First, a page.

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Muscle and Joint Pain

Written by Ada’s Medical Knowledge Team

Updated on

This article contains self-care information for the selected condition. If you have questions or need more comprehensive treatment advice, please consult a medical professional.

What are acute muscle and joint pain?

Acute muscle and joint pain is a common condition that can affect different parts of the body, including the muscles of the chest, abdominal, back, and extremities. Shoulders, elbows, wrists, fingers, knees, and ankles are most often the affected joints. It is sometimes referred to as body aches.

Muscle and joint pain can be caused by injury, intense work or sport, poor posture, and medical conditions (such as infections, myositis, and arthritis).

The main symptoms are pain, stiffness, and a limited range of motion of the affected body parts.

Diagnosis is usually based on history and physical examination by a healthcare professional. In some cases other lab tests and image studies, like an x-ray scan, might be needed.

Treatment of muscle and joint pain depends on the cause of the pain and can include rest, physiotherapy, painkillers, warm packs, and gentle massages.

Acute muscle and joint pain can be prevented by keeping good posture while working, warm-up and cool-down exercises before and after doing sports, and avoiding accidents. Keeping good hygiene practices also prevents some infection-related muscular and joint pain.

The pain usually get better within a few days. However, in some cases, depending on the causes, it may take more time to recover completely, and sometimes the pain can turn chronic.

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Causes of acute muscle and joint pain

Acute muscle and joint pain are very common conditions that the majority of people will experience at some point in their lives.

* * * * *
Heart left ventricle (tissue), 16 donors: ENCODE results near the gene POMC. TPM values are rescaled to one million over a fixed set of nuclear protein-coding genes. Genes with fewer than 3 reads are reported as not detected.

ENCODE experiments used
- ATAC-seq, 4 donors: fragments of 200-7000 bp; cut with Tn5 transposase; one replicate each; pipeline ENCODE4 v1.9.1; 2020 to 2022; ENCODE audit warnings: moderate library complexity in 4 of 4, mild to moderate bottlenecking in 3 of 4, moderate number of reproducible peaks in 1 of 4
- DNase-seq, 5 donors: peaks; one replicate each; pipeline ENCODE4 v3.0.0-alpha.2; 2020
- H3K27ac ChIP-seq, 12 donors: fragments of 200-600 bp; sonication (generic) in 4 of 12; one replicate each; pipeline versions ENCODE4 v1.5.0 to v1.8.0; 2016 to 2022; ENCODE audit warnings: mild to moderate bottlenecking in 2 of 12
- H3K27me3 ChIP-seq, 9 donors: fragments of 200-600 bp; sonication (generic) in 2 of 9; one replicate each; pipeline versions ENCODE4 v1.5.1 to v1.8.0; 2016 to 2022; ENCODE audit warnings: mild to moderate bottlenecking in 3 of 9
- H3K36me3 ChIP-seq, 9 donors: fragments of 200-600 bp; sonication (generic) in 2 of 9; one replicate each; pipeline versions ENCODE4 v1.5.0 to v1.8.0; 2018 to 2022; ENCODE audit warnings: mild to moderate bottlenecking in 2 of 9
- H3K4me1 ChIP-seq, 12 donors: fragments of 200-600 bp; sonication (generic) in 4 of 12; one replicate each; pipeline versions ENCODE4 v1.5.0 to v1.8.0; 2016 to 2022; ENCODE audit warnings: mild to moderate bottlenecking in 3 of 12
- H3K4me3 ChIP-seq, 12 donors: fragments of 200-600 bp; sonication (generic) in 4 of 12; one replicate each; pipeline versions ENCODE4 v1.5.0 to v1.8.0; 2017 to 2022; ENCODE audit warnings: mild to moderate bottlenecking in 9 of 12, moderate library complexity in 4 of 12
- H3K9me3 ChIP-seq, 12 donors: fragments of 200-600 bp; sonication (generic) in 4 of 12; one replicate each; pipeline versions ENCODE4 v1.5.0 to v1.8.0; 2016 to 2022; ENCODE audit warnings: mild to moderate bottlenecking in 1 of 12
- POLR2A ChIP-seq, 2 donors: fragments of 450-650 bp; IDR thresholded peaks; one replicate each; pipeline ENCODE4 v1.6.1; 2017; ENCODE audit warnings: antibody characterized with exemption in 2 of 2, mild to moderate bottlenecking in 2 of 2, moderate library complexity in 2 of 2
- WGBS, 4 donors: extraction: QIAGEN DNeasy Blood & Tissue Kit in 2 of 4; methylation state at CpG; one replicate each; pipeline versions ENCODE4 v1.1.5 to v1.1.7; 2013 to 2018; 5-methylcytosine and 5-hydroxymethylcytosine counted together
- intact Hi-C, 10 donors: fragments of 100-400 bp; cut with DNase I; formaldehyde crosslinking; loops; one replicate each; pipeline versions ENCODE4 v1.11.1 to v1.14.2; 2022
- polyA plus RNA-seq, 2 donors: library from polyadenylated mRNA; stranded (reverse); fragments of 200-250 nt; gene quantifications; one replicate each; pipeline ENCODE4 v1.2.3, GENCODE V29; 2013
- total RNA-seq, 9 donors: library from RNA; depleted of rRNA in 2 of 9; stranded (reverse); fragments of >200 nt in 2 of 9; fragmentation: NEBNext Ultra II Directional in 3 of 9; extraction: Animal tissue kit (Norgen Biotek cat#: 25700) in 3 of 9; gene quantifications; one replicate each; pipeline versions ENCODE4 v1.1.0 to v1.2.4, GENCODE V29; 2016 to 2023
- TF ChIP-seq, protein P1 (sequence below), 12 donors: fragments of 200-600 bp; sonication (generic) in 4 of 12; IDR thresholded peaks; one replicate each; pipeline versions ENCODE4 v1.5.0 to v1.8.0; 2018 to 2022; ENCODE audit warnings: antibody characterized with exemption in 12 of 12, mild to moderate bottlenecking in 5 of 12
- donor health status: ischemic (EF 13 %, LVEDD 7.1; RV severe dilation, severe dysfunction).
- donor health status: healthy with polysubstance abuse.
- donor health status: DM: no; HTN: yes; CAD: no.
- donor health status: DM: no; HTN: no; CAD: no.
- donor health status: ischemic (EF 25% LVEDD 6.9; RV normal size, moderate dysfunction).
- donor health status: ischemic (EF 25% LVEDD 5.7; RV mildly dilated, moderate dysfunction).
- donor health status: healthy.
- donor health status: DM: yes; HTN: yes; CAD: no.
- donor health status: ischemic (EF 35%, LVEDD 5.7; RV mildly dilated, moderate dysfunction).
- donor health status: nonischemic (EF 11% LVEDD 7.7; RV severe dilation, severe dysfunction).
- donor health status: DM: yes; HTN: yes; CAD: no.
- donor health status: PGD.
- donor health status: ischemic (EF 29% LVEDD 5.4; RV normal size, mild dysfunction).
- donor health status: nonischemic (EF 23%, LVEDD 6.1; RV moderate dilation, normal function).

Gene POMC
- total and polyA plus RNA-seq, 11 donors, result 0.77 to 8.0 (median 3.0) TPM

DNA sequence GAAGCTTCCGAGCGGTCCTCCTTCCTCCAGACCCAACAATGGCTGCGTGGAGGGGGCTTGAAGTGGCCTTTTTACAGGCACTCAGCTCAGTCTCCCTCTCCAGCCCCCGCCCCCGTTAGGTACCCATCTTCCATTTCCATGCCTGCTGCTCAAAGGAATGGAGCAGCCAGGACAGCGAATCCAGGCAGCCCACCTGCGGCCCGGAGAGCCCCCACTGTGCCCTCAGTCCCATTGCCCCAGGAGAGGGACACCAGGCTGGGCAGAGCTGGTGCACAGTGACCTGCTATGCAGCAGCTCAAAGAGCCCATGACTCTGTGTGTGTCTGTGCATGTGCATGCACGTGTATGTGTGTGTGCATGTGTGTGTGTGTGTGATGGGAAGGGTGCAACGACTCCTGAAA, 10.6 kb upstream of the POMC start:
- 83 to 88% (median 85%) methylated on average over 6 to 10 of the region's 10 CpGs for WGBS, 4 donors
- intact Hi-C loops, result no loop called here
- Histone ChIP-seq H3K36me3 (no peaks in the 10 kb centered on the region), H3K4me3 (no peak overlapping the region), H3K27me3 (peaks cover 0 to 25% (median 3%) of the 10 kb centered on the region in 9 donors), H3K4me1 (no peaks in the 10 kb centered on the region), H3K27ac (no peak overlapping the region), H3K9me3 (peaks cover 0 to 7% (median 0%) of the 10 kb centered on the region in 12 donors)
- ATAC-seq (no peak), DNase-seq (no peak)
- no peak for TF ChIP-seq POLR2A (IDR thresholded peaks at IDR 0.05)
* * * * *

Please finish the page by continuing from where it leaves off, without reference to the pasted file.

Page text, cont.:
The most common causes of acute muscle and joint pain are:

  • Poor posture
  • Muscle strains
  • Intensive sports
  • Injuries to muscle, tendon, cartilage, bone, etc
  • Dislocation of joints
  • Fractures
  • Other medical conditions (influenza, gout, other infection/inflammation, etc).

Symptoms of muscle and joint pain

Symptoms are mainly pain and discomfort in the affected locations, that may cause some inconvenience while doing daily activities. The pain can range from sharp stabbing pain that comes and goes to pain that only comes when the joint is used. The most common symptoms of this condition are:

  • Pain
  • Stiffness
  • Reduced mobility
  • Muscle twitch
  • Fatigue
  • Sleep disturbance

Do these symptoms sound familiar? Try Ada to find out more.

Diagnosis

A diagnosis of muscle and join pain can be made by a doctor or other healthcare professional on the basis of your medical history, symptoms, and physical examinations.

Other blood testing and image studies, like X-rays, CT, and MRI, are sometimes necessary to confirm the causes.

Treatment of muscle and joint pain

Most common cases of acute muscle and joint pain, including lower back, upper back, wrist, elbow, ankle, knee and finger, heal within days after resting the affected part. However, here are some suggestions to help you with the symptoms:

  • Cool and warm packing.
  • Over-the-counter pain relievers.
  • Physiotherapy, like strengthening and stretching exercises.
  • Stress reduction techniques.
  • Acupuncture
  • Treatment for specific causes, like antibiotics, anti-inflammatory drugs, surgery, etc.

Prevention of muscle and joint pain

There are some strategies to prevent acute muscle and joint pain. For example, keeping good posture while typing to avoid wrist or back pain, warm-up and cool-down your limb muscles and joints before and after doing sports, and avoiding accidents. Good hygiene practices can also prevent some infection-related muscular and joint pain.

Prognosis

Acute muscle and joint pain usually get better within days. However, in some cases, depending on the causes, it might take more time to recover completely, and sometimes the pain might turn chronic. For example, long-term poor posture while working on the computer can lead to insidious back pain or carpal tunnel syndrome, which presents with chronic wrist discomfort.

Also, if the pain is caused by autoimmune diseases, like rheumatic arthritis, the discomfort of the finger, wrist, knee, and other joints could last longer.

References

Uptodate.com (2022). Approach to the patient with myalgia [Internet]. Accessed 17 February 2022.

Cdc.gov. (2021). Joint pain and arthritis. Accessed 17 February 2022.

nhs.uk (2019). Joint pain. Accessed 17 February 2022.

Bmj.com (2022). Overview of musculoskeletal pain. Accessed 17 February 2022.

Warburton DL (2020). Top tips: joint pain. Guidelines in Practice. Accessed 17 February 2022.

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